Bedside BooksPosted: July 24, 2011
I haven’t read much in Zen for the past year, because I had over read. It’s ok to read too much Zen starting out because there’s a need to be filled, to be satiated, a lot of history and people to absorb and put into place. Afterwards, moderate careful re-reading is called for to check your new perceptions against old feelings and understanding. As we get older, all re-reading quickly becomes less satisfying or more rewarding––it’s a test of earlier states of mind.
Like a Dream, Like a Fantasy by Nyogen Sensaki (1876 to 1958) is a fruitful return to one of the most enigmatic and admirable Zen men in America. His Japanese mother died at his birth in Russia (his father may have been Chinese). He was adopted by a Japanese monk-Kegon scholar and raised in monasteries in Japan where he eventually rejected “Cathedral” Zen. The clue to his subsequent vagabond wanderings from Japan to San Francisco to Los Angeles (to the Heart Mountain World War II internment camp in Wyoming) is his growing up without knowing his mother or father. He felt most comfortable losing himself in anonymity, disappearing, but his calling was Zen and he always had a group of Zen students attending his “floating” zendo; he supported himself in humble odd jobs and donations from students. He was quietly teaching Zen in the 30s-40s when there were no Zen teachers in the US. A beautiful poet, he wrote a poem each year dedicated to his teacher-mentor, Soen Shaku, which he read in a talk he would give in a rented auditorium. Other Zen greats who were kindred spirits and friends were D.T. Suzuki and Soen Nakagawa. There are at least four or five key books of his writings in English besides LDLF: Buddhism and Zen and The Iron Flute, where he comments on 100 Zen koans are highly recommended. See also Zen Flesh, Zen Bones by Reps which contains more of his essays.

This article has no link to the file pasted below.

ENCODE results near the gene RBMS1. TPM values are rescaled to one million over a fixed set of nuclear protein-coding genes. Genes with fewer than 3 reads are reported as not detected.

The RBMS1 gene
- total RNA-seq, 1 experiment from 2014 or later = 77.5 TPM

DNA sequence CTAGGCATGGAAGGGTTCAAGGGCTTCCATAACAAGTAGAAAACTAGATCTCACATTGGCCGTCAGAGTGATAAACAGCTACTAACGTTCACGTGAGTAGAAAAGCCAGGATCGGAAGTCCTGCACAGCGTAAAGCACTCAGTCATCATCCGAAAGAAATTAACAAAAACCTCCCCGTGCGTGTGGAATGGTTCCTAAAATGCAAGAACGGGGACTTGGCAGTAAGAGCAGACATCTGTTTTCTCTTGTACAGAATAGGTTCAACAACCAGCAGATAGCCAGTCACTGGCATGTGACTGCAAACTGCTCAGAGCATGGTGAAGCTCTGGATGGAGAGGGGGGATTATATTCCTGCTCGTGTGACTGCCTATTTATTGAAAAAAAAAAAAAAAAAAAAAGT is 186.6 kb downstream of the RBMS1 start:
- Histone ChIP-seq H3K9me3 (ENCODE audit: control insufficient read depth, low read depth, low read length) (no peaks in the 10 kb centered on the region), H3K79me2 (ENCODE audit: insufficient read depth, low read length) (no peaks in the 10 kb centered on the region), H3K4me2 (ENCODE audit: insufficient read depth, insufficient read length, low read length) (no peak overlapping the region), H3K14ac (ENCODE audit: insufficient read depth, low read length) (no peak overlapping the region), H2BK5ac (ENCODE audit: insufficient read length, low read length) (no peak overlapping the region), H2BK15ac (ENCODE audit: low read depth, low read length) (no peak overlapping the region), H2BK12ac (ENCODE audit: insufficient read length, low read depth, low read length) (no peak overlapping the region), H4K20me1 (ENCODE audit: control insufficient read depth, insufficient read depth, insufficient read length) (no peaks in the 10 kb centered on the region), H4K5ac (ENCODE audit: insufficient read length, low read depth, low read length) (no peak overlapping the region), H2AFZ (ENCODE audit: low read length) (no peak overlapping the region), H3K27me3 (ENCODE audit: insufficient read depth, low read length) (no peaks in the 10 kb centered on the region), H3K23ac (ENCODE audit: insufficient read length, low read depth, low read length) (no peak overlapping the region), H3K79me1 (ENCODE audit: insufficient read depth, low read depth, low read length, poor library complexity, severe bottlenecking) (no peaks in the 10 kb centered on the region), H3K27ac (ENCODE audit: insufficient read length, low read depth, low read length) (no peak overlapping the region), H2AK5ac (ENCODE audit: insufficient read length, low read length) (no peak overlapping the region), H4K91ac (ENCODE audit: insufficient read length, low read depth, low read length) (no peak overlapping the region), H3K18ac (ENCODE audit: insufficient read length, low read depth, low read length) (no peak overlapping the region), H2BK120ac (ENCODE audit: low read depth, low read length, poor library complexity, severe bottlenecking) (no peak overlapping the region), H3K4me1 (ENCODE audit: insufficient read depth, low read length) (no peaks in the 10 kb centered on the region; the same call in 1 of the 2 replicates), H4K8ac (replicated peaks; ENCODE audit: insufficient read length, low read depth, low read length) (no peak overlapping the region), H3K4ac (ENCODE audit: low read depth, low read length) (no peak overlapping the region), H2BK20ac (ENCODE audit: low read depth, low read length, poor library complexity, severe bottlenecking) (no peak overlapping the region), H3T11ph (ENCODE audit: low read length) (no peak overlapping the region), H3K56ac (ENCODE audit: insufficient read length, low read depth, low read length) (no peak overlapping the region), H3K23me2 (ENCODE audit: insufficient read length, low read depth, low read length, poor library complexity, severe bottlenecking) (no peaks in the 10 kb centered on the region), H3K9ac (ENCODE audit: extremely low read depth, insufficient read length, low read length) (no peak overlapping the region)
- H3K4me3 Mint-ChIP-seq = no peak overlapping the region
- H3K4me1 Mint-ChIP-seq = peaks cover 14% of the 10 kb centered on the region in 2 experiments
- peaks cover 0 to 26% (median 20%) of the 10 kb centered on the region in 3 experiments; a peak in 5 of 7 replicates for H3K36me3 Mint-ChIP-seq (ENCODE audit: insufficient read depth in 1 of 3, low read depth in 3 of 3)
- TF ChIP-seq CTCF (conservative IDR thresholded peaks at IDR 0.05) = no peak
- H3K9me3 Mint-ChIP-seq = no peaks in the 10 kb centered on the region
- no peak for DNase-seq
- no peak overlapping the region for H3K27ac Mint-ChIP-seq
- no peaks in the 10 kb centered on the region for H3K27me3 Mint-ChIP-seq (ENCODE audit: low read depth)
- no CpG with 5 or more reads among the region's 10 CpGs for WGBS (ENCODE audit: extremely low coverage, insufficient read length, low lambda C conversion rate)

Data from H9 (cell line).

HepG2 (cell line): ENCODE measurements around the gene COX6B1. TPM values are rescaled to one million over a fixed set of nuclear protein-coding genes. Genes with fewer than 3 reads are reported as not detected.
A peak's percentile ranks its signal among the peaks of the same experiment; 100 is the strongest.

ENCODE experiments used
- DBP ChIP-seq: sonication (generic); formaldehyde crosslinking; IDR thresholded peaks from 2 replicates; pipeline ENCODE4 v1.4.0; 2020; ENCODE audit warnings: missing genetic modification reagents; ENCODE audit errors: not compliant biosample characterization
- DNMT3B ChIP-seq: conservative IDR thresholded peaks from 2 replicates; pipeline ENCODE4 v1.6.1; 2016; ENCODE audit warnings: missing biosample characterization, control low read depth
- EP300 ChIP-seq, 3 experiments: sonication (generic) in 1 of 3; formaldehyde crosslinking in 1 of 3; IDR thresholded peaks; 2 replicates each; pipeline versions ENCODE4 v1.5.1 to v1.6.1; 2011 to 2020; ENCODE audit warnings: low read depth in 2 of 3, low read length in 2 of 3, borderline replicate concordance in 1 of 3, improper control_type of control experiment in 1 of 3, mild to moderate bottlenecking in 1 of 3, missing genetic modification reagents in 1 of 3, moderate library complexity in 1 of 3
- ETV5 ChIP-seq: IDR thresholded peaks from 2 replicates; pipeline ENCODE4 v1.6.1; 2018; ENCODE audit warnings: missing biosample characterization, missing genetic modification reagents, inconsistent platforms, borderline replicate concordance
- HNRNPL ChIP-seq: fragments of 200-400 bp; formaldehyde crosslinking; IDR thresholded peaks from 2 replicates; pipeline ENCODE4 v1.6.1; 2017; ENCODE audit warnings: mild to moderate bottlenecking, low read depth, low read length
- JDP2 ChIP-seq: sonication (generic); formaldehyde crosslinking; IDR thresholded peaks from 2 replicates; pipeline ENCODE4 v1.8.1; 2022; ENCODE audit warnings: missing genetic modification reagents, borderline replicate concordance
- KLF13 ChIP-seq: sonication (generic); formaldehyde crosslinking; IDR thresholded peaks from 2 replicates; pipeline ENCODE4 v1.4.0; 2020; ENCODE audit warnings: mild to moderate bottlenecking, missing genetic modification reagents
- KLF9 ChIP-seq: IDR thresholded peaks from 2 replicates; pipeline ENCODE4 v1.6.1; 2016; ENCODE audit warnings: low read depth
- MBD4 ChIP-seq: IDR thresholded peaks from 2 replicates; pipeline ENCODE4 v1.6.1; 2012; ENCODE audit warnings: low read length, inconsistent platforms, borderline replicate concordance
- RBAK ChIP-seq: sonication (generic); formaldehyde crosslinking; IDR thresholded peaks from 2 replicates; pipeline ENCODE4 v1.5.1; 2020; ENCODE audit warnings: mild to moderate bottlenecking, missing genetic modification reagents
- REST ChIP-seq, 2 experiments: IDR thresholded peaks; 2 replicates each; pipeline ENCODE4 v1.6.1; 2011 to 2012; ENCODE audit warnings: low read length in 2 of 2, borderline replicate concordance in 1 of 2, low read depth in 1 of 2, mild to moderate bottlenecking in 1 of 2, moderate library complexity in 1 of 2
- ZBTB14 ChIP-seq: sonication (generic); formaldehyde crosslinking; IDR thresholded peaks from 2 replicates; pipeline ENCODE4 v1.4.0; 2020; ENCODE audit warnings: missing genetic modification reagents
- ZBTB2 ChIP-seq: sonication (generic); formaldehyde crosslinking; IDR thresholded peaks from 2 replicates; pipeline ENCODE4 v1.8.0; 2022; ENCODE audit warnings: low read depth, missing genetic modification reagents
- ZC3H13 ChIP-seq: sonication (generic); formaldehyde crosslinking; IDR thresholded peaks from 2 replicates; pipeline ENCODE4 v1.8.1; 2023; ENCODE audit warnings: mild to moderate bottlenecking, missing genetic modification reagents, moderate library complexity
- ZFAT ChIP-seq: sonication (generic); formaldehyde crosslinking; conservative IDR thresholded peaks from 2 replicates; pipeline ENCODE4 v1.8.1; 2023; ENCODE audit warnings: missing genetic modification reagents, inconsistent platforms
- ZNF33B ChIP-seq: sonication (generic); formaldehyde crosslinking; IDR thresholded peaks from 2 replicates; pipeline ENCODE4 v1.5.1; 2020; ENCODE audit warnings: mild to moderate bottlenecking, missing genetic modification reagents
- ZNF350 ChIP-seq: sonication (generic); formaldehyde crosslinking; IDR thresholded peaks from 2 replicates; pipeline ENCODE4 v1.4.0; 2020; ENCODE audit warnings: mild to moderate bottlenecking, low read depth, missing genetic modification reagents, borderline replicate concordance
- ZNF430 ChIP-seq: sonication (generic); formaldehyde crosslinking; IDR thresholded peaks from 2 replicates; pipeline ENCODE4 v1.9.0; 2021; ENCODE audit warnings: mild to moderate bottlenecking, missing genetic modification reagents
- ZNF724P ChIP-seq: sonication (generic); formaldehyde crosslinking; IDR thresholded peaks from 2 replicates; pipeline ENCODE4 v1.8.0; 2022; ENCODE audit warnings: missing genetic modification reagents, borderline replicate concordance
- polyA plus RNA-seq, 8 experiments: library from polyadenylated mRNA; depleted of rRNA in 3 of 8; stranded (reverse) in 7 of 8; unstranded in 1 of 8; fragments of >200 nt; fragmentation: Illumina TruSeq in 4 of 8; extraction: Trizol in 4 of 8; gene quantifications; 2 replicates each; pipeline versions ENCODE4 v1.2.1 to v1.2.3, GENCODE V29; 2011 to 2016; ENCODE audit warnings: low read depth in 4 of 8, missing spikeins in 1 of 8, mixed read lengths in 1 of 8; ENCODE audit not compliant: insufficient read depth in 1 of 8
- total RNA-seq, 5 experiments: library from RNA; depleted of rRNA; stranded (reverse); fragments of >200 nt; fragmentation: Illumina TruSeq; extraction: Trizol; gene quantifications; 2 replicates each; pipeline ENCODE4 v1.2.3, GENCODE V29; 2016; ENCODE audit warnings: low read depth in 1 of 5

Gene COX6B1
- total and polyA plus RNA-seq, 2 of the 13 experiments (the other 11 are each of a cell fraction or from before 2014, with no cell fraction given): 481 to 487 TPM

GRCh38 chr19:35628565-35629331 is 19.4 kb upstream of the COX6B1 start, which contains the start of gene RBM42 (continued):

The Zen Works of Stonehouse translated by Red Pine. Subtitle: Poems and talks of a 14th Century Zen Master. Stonehouse (born 1272), a largely unknown Zen-hermit-poet before Red Pine’s book, ranks alongside Han-shan as the two exemplar hermit-poets of China. The reason is simple: he wrote a fully shaped, free verse picture of his life in the mountains, an unsentimental summing up, and his clear voice takes you into his daily routine. Autobiography underrates the accomplishment.
The Poems of Cold Mountain translated by Red Pine; Writen sometime between 600 to 900 A.D., Han-shan epitomizes the free-spirited, go-my-own way Zen life. Stories about him and his buddy Pick-Up who worked in the kitchen of the Kuo Ch’ing Monastery abound for their exploits as crazy talking, carefree misfits.
The Nature of the Universe by Lucretius. I’m totally deficient in reading Greek and Latin writers and philosophers so after reading about Lucretius’s shaping influence on critic Harold Bloom this book caught my eye at the neighborhood used bookstore, plus it’s a beautiful 1955 copy of a Penguin Classic with a purple-bordered cover.
Unraveling Zen’s Red Thread by Covell and Yamada. Ikkyu was one of the premier Zen men of Japanese popular culture who is known for his iconoclastic life among the wine shops and ladies of the night, all well documented in his tangy poems. This reading, including Crow With No Mouth translated by Berg and Wild Ways by Stevens, seems to have let me down. Maybe it’s related to a fundamental loss in the movement of his particular language from Japanese to English. I’m far less taken in by his mind and perceptions, and that’s a loss because I’m fascinated by his life.